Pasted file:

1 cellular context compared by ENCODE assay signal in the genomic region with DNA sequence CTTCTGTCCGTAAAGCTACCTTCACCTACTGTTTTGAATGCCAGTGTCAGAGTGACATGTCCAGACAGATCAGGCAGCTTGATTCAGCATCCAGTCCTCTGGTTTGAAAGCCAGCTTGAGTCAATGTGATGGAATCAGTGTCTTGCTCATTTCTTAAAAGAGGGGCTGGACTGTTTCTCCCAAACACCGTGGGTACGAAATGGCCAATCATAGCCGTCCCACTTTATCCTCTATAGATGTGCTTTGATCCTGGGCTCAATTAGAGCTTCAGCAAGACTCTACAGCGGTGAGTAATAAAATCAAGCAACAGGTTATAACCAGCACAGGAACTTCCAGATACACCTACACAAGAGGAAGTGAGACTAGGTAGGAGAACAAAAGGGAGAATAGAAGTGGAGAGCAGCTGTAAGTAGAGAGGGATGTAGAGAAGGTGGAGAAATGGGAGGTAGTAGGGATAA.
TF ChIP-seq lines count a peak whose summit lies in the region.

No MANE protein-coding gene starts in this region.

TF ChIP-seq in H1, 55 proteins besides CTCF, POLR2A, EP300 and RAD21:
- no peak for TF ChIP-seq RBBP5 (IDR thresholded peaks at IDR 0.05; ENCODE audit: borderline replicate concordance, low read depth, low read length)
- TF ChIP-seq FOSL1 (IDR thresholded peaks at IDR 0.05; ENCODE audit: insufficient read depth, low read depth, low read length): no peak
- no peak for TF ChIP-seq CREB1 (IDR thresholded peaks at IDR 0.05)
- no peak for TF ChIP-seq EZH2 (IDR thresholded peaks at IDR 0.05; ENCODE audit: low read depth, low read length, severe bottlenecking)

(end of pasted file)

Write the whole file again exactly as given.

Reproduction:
1 cellular context compared by ENCODE assay signal in the genomic region with DNA sequence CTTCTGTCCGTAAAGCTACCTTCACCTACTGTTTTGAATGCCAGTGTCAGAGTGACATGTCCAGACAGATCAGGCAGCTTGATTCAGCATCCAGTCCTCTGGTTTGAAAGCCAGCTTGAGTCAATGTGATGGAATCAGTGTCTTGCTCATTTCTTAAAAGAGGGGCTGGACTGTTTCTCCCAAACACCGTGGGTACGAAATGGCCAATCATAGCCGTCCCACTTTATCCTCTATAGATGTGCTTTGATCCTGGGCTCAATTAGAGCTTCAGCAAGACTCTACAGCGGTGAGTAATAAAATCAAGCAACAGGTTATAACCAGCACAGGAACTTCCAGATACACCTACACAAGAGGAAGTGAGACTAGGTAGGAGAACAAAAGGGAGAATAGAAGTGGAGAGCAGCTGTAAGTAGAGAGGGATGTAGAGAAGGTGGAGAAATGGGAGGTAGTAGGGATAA.
TF ChIP-seq lines count a peak whose summit lies in the region.

No MANE protein-coding gene starts in this region.

TF ChIP-seq in H1, 55 proteins besides CTCF, POLR2A, EP300 and RAD21:
- no peak for TF ChIP-seq RBBP5 (IDR thresholded peaks at IDR 0.05; ENCODE audit: borderline replicate concordance, low read depth, low read length)
- TF ChIP-seq FOSL1 (IDR thresholded peaks at IDR 0.05; ENCODE audit: insufficient read depth, low read depth, low read length): no peak
- no peak for TF ChIP-seq CREB1 (IDR thresholded peaks at IDR 0.05)
- no peak for TF ChIP-seq EZH2 (IDR thresholded peaks at IDR 0.05; ENCODE audit: low read depth, low read length, severe bottlenecking)